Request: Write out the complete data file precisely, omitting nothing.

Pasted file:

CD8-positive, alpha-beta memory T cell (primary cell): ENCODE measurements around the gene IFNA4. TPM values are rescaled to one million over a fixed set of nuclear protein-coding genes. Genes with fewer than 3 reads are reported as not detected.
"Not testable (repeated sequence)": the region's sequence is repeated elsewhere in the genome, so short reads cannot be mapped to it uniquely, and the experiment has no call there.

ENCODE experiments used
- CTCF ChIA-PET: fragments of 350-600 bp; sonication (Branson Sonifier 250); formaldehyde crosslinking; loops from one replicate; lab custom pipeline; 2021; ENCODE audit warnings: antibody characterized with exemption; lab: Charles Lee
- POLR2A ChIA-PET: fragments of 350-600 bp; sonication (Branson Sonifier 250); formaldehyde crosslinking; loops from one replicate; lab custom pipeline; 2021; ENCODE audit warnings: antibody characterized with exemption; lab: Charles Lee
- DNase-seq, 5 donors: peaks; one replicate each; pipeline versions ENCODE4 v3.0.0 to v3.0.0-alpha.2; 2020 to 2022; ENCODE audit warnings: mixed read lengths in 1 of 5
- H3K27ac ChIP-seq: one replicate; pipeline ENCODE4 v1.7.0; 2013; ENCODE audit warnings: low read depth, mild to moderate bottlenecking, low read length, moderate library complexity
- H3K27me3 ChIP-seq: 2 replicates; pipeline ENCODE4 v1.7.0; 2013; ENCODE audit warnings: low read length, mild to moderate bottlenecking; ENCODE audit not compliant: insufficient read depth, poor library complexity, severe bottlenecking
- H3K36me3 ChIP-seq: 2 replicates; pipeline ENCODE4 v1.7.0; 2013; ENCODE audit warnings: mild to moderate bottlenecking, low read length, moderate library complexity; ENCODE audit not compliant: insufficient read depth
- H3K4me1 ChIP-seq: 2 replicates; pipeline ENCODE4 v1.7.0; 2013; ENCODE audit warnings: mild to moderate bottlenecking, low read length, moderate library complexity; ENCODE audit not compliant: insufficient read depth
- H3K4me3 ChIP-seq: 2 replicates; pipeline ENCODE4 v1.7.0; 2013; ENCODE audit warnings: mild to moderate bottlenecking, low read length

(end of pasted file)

CD8-positive, alpha-beta memory T cell (primary cell): ENCODE measurements around the gene IFNA4. TPM values are rescaled to one million over a fixed set of nuclear protein-coding genes. Genes with fewer than 3 reads are reported as not detected.
"Not testable (repeated sequence)": the region's sequence is repeated elsewhere in the genome, so short reads cannot be mapped to it uniquely, and the experiment has no call there.

ENCODE experiments used
- CTCF ChIA-PET: fragments of 350-600 bp; sonication (Branson Sonifier 250); formaldehyde crosslinking; loops from one replicate; lab custom pipeline; 2021; ENCODE audit warnings: antibody characterized with exemption; lab: Charles Lee
- POLR2A ChIA-PET: fragments of 350-600 bp; sonication (Branson Sonifier 250); formaldehyde crosslinking; loops from one replicate; lab custom pipeline; 2021; ENCODE audit warnings: antibody characterized with exemption; lab: Charles Lee
- DNase-seq, 5 donors: peaks; one replicate each; pipeline versions ENCODE4 v3.0.0 to v3.0.0-alpha.2; 2020 to 2022; ENCODE audit warnings: mixed read lengths in 1 of 5
- H3K27ac ChIP-seq: one replicate; pipeline ENCODE4 v1.7.0; 2013; ENCODE audit warnings: low read depth, mild to moderate bottlenecking, low read length, moderate library complexity
- H3K27me3 ChIP-seq: 2 replicates; pipeline ENCODE4 v1.7.0; 2013; ENCODE audit warnings: low read length, mild to moderate bottlenecking; ENCODE audit not compliant: insufficient read depth, poor library complexity, severe bottlenecking
- H3K36me3 ChIP-seq: 2 replicates; pipeline ENCODE4 v1.7.0; 2013; ENCODE audit warnings: mild to moderate bottlenecking, low read length, moderate library complexity; ENCODE audit not compliant: insufficient read depth
- H3K4me1 ChIP-seq: 2 replicates; pipeline ENCODE4 v1.7.0; 2013; ENCODE audit warnings: mild to moderate bottlenecking, low read length, moderate library complexity; ENCODE audit not compliant: insufficient read depth
- H3K4me3 ChIP-seq: 2 replicates; pipeline ENCODE4 v1.7.0; 2013; ENCODE audit warnings: mild to moderate bottlenecking, low read length